Negligence trial in France casts shadow over IMF’s Lagarde

IMF chief Christine Lagarde is to go on trial for her role in a 400 million euro ($425 million) state payout to businessman Bernard Tapie in 2008 when she was France’s finance minister.

BRUSSELS, BELGIUM (EBS) – IMF chief Christine Lagarde goes on trial on Monday (December 9) for her role in a 400 million euro ($425 million) state payout to businessman Bernard Tapie in 2008 when she was France’s finance minister.

The case has cast a rare shadow over Lagarde, who is widely respected in policy circles for helping the International Monetary Fund turn the page after her predecessor Dominique Strauss-Kahn resigned in 2011 facing sex assault charges.

Lagarde, 60, is accused of negligence for signing off on a highly unusual out-of-court settlement between the state and Tapie, a colourful French businessman with connections to then-president Nicolas Sarkozy.

Lagarde, who was France’s finance minister from 2007 to 2011 before becoming IMF Managing Director, could face up to a year in jail and a fine of 15,000 euros if convicted.

A guilty verdict risks plunging the IMF into a new leadership crisis after Strauss-Kahn’s shock departure.

“She is very determined to defend herself step by step, she will be present at the trial despite the scale of her role as Director General of the IMF but she will be there to answer questions, to explain herself, she is truly determined and ready to show that these accusations of negligence exist only in the mind of the investigating magistrates,” he lawyer Patrick Maisonneuve told Reuters on Friday (December 9).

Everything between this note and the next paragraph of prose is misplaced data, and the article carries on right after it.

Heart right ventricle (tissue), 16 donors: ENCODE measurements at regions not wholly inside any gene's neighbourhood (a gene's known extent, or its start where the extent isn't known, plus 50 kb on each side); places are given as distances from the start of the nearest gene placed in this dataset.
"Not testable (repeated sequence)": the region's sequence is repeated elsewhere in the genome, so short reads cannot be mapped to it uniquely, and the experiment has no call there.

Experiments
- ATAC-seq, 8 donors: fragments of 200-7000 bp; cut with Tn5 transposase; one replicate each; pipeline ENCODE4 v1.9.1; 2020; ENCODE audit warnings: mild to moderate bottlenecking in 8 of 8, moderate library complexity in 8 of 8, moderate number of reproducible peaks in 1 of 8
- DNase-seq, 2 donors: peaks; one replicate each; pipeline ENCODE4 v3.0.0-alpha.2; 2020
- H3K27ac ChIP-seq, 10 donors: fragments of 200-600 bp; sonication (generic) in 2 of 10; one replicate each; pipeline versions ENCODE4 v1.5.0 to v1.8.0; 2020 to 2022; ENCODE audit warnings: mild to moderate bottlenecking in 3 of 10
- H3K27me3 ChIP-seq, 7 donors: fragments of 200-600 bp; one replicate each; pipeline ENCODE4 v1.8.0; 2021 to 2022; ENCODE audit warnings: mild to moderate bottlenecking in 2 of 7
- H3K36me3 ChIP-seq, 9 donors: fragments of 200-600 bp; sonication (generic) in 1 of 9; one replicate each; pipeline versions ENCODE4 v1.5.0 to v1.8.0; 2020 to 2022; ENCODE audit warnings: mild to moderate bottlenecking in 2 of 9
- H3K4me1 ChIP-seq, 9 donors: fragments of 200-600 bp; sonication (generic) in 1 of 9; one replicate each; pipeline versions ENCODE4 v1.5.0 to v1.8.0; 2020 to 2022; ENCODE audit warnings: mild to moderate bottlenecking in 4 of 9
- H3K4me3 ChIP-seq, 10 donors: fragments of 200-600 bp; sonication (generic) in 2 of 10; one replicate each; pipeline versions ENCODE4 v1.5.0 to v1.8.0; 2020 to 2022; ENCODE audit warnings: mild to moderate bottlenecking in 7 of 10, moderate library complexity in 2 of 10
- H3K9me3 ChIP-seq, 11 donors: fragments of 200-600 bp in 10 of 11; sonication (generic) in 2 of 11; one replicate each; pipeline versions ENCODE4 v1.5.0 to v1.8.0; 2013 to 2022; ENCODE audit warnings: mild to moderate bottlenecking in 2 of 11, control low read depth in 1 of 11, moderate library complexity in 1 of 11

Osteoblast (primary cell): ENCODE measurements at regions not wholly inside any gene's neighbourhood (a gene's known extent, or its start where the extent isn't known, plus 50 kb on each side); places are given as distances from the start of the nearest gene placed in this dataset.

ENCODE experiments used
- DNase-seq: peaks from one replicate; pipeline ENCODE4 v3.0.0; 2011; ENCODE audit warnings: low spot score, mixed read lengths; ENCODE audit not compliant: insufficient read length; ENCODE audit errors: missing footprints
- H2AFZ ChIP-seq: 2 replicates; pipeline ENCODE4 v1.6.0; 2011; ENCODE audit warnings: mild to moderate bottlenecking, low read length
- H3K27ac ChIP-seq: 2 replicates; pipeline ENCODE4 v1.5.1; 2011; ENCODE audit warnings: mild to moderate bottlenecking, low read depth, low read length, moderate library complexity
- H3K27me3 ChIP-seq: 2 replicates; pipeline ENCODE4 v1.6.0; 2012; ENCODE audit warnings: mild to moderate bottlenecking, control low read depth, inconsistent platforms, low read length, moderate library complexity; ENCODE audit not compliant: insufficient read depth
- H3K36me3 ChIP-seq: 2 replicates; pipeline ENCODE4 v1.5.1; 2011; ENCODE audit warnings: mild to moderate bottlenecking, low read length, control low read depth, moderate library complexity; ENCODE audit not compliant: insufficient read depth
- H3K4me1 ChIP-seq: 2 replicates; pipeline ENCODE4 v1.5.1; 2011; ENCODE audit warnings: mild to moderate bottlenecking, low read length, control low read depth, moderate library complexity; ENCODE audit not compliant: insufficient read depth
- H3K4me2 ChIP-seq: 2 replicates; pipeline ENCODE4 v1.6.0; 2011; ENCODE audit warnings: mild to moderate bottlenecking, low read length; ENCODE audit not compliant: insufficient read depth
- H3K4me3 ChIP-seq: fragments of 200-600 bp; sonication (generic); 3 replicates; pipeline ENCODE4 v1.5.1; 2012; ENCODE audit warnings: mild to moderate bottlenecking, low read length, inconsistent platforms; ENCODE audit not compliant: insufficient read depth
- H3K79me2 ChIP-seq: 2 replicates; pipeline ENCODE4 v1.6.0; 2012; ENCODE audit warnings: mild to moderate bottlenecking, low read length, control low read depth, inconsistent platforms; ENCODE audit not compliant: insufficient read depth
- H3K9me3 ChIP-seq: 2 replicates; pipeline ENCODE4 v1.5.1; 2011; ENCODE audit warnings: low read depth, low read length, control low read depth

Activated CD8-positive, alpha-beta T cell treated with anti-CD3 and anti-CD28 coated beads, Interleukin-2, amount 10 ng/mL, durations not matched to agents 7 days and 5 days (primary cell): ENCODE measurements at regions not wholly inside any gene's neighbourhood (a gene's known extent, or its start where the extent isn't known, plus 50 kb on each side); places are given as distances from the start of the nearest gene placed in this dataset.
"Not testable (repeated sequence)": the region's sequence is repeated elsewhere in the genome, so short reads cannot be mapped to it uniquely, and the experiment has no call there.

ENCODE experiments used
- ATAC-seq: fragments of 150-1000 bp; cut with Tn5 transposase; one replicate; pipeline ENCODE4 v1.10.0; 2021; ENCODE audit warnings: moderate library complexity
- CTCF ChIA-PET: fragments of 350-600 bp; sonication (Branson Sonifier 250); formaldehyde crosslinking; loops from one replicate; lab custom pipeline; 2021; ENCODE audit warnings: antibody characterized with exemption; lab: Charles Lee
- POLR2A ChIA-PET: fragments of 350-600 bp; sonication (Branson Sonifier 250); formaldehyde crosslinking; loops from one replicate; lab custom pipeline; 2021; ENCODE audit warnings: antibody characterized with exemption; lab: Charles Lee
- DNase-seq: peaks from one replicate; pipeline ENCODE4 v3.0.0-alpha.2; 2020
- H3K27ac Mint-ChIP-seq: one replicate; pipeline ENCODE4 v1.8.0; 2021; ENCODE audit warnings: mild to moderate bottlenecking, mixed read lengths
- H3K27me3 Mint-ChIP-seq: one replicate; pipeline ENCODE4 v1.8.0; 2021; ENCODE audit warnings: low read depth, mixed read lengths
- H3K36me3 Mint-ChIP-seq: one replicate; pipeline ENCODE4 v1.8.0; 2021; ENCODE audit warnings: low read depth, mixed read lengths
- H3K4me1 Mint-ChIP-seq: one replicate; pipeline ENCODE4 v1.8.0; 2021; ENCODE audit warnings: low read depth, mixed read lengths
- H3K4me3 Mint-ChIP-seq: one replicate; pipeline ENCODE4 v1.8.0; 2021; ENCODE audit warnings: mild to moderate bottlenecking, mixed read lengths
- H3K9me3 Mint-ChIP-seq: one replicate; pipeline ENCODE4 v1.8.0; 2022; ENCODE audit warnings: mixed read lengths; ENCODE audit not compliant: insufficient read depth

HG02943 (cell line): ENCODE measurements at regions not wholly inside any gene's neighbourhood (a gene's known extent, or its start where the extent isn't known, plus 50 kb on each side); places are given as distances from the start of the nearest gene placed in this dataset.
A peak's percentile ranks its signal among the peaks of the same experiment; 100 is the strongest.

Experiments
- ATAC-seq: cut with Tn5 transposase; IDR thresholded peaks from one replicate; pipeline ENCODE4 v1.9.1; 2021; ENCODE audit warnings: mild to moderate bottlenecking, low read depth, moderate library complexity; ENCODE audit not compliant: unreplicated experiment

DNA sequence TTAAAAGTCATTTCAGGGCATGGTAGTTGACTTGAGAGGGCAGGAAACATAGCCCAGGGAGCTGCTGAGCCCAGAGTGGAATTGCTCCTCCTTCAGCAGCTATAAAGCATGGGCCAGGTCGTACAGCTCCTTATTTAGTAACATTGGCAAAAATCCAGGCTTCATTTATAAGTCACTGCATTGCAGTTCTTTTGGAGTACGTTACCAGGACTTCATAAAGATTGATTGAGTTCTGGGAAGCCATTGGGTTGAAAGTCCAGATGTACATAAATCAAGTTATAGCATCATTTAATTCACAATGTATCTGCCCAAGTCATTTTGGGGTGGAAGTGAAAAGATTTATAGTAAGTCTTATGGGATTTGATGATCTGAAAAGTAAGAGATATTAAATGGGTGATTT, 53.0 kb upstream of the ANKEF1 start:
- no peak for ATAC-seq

The IMF’s board, which gave her a new five-year mandate earlier this year, has said it stands behind its chief.

The case goes back to when Tapie sued the state for compensation after selling his stake in sports company Adidas to Credit Lyonnais in 1993.

He said the bank, owned by the French state at the time, had defrauded him after it later resold its stake for a much higher sum.

Tapie subsequently received 403 million euros in a settlement that was largely borne by the tax-payer.

Maisonneuve said that the charge against Lagarde assumed that there had been negligence which had lead to an embezzlement of public money, but that the embezzlement case itself remained to be adjudicated.

“There are other problems. First of all the problem of the very existence of embezzlement of public money, whereas that is an ongoing legal affair involving Mr Tapie and others including notably one of the arbitrators, Mr Estou. So I get the impression they’re trying to deal with this case a little hastily even though the fundamental question of the embezzlement of public money hasn’t even be adjudicated on — far from it,” he said.

The trial will be only the fifth heard before the Cour de Justice de la Republique, a special tribunal created in 1993 to try cases involving ministers.

A panel of 15 judges, including 12 lawmakers, will pore over notes between Lagarde and her staff as she has said she was not aware of some key details at the time of her decision.

Maisonneuve said the file had been largely dealt with by Lagarde’s chief of staff Stephane Richard, now the chief executive of French telecoms group Orange, and that he had failed to pass on some necessary information.

In focus will be correspondence from the government body that manages the state’s corporate holdings. It has said it opposed the idea of settling out of court, while Lagarde’s lawyer says she followed the agency’s instructions.

Richard, who faces a separate investigation for his role, has been called as a witness by the prosecution. He says he gave Lagarde all the information required and carried out her decisions in good faith.

The verdict, which can be appealed, is likely to come at the end of hearings due to run until December 20, a judicial official said.

Associated Links

  • French people
  • Politics of France
  • Economy
  • Christine Lagarde
  • Bernard Tapie
  • International Monetary Fund
  • Lagarde